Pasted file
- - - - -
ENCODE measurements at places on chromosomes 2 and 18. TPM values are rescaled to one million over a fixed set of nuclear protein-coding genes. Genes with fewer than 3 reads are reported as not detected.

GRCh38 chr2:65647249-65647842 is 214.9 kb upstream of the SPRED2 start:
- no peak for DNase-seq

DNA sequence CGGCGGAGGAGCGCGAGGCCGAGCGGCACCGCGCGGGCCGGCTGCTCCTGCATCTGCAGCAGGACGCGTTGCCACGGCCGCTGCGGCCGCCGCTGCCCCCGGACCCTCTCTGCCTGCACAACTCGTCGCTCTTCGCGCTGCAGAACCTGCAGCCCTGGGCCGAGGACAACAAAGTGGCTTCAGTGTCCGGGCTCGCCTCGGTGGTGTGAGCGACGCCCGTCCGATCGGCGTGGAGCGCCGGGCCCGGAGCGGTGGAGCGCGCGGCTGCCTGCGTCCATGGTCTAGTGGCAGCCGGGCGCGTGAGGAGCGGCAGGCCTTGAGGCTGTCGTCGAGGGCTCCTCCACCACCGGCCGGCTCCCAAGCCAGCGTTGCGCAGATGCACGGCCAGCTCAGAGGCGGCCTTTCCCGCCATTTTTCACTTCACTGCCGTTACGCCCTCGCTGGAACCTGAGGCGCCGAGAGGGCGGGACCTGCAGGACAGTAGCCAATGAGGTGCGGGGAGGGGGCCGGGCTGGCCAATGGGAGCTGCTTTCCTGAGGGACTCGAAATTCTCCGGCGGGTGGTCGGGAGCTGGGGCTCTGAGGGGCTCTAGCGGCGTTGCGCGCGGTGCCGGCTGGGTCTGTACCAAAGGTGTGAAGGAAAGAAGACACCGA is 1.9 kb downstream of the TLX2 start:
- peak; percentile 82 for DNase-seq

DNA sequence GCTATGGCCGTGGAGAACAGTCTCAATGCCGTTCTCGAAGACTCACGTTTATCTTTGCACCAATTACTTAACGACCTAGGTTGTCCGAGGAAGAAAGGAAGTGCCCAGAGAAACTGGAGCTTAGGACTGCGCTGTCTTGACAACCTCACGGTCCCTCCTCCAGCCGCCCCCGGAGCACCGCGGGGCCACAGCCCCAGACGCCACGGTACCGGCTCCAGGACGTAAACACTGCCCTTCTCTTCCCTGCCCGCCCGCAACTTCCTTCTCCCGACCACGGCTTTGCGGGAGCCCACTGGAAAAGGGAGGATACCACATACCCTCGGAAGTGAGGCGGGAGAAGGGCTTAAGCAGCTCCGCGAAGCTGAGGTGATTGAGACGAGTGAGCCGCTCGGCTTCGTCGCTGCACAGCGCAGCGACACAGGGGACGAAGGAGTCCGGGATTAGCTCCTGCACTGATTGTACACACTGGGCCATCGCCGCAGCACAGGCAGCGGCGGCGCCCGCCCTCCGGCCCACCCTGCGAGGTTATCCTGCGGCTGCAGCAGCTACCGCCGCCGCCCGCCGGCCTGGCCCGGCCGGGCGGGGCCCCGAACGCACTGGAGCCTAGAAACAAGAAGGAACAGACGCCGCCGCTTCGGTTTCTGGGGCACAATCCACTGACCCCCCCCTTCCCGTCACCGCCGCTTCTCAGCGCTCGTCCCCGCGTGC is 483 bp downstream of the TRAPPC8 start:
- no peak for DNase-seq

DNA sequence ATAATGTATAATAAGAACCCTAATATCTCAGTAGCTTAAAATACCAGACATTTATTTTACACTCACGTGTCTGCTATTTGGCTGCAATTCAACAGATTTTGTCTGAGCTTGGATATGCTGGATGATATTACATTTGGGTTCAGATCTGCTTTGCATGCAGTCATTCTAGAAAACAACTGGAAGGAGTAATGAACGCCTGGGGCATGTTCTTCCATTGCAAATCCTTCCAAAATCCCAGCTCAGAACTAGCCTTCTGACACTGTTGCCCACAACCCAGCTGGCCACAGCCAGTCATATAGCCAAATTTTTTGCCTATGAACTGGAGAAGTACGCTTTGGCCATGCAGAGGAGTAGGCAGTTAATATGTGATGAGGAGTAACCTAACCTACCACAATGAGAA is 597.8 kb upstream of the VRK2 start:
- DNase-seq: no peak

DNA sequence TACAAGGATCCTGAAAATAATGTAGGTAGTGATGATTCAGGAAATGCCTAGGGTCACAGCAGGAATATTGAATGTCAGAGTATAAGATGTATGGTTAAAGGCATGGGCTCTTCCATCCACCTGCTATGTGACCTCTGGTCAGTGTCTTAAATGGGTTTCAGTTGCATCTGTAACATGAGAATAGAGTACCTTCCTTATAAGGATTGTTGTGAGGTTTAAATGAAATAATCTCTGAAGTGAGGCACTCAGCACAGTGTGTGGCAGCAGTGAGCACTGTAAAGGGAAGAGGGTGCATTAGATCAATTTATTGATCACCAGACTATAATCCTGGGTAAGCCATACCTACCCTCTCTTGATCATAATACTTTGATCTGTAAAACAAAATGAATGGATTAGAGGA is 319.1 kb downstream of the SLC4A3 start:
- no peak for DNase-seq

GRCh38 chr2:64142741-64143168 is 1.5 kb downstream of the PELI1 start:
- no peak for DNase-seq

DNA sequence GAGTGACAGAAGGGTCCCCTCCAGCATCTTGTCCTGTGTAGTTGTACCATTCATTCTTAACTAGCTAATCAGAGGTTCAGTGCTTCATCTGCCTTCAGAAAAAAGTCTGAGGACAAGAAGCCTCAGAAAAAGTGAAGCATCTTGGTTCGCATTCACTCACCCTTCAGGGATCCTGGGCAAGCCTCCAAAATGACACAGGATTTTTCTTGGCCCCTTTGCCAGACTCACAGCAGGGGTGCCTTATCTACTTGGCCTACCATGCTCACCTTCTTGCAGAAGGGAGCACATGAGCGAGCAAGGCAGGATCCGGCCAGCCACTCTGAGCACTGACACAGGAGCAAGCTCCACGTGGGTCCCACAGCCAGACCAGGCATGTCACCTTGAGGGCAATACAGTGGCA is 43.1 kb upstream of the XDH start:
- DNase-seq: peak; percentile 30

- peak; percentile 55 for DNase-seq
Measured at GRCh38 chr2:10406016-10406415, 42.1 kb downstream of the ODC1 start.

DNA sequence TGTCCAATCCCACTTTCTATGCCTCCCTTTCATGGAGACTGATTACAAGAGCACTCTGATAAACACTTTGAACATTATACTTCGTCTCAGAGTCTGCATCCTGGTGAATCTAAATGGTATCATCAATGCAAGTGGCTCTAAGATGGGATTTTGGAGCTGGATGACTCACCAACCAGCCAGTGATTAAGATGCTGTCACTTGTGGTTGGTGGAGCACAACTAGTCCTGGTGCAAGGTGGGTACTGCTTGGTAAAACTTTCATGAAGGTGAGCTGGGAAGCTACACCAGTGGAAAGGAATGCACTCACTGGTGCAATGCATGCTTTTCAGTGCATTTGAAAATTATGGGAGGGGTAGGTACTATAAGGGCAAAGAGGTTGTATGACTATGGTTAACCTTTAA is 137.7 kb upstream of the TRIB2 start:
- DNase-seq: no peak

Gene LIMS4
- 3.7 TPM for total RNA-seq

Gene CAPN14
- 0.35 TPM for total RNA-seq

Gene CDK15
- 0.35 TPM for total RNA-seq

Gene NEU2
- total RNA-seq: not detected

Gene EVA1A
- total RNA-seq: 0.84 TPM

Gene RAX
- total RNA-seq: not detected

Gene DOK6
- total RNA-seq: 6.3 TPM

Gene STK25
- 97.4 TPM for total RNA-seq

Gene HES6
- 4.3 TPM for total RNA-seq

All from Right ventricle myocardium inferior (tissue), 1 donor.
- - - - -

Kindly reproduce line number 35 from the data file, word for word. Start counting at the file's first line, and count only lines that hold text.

- 97.4 TPM for total RNA-seq